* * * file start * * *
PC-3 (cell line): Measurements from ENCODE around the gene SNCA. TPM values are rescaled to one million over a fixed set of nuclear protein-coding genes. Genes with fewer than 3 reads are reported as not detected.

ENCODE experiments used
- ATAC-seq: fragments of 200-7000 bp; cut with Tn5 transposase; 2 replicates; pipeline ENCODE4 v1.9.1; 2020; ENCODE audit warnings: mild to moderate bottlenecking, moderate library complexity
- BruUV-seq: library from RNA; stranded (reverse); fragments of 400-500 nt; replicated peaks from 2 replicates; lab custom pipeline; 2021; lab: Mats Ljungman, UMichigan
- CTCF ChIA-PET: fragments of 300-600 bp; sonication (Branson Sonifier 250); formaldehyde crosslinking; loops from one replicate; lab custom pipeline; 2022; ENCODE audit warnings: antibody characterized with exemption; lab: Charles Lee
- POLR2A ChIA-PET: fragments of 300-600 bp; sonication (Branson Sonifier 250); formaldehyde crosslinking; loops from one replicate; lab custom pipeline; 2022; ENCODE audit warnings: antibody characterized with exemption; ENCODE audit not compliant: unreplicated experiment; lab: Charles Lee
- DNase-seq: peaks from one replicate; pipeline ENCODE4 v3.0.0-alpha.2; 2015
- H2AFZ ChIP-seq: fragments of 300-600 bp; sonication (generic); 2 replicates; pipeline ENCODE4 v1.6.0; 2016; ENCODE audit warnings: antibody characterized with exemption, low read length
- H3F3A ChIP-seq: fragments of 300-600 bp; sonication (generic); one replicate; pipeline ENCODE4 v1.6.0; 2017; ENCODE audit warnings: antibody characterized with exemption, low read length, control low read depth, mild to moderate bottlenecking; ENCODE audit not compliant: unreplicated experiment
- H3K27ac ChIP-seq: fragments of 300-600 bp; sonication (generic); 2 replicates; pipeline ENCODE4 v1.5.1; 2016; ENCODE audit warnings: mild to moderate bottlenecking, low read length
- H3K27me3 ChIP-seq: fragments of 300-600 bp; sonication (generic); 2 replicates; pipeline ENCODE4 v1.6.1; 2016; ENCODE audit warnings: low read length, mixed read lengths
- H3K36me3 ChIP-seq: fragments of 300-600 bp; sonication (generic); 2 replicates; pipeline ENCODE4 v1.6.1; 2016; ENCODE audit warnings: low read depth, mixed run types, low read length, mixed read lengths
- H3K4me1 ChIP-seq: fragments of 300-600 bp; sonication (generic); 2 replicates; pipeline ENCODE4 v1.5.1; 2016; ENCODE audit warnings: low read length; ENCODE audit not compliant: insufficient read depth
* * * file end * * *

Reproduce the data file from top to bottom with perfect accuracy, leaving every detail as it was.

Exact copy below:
PC-3 (cell line): Measurements from ENCODE around the gene SNCA. TPM values are rescaled to one million over a fixed set of nuclear protein-coding genes. Genes with fewer than 3 reads are reported as not detected.

ENCODE experiments used
- ATAC-seq: fragments of 200-7000 bp; cut with Tn5 transposase; 2 replicates; pipeline ENCODE4 v1.9.1; 2020; ENCODE audit warnings: mild to moderate bottlenecking, moderate library complexity
- BruUV-seq: library from RNA; stranded (reverse); fragments of 400-500 nt; replicated peaks from 2 replicates; lab custom pipeline; 2021; lab: Mats Ljungman, UMichigan
- CTCF ChIA-PET: fragments of 300-600 bp; sonication (Branson Sonifier 250); formaldehyde crosslinking; loops from one replicate; lab custom pipeline; 2022; ENCODE audit warnings: antibody characterized with exemption; lab: Charles Lee
- POLR2A ChIA-PET: fragments of 300-600 bp; sonication (Branson Sonifier 250); formaldehyde crosslinking; loops from one replicate; lab custom pipeline; 2022; ENCODE audit warnings: antibody characterized with exemption; ENCODE audit not compliant: unreplicated experiment; lab: Charles Lee
- DNase-seq: peaks from one replicate; pipeline ENCODE4 v3.0.0-alpha.2; 2015
- H2AFZ ChIP-seq: fragments of 300-600 bp; sonication (generic); 2 replicates; pipeline ENCODE4 v1.6.0; 2016; ENCODE audit warnings: antibody characterized with exemption, low read length
- H3F3A ChIP-seq: fragments of 300-600 bp; sonication (generic); one replicate; pipeline ENCODE4 v1.6.0; 2017; ENCODE audit warnings: antibody characterized with exemption, low read length, control low read depth, mild to moderate bottlenecking; ENCODE audit not compliant: unreplicated experiment
- H3K27ac ChIP-seq: fragments of 300-600 bp; sonication (generic); 2 replicates; pipeline ENCODE4 v1.5.1; 2016; ENCODE audit warnings: mild to moderate bottlenecking, low read length
- H3K27me3 ChIP-seq: fragments of 300-600 bp; sonication (generic); 2 replicates; pipeline ENCODE4 v1.6.1; 2016; ENCODE audit warnings: low read length, mixed read lengths
- H3K36me3 ChIP-seq: fragments of 300-600 bp; sonication (generic); 2 replicates; pipeline ENCODE4 v1.6.1; 2016; ENCODE audit warnings: low read depth, mixed run types, low read length, mixed read lengths
- H3K4me1 ChIP-seq: fragments of 300-600 bp; sonication (generic); 2 replicates; pipeline ENCODE4 v1.5.1; 2016; ENCODE audit warnings: low read length; ENCODE audit not compliant: insufficient read depth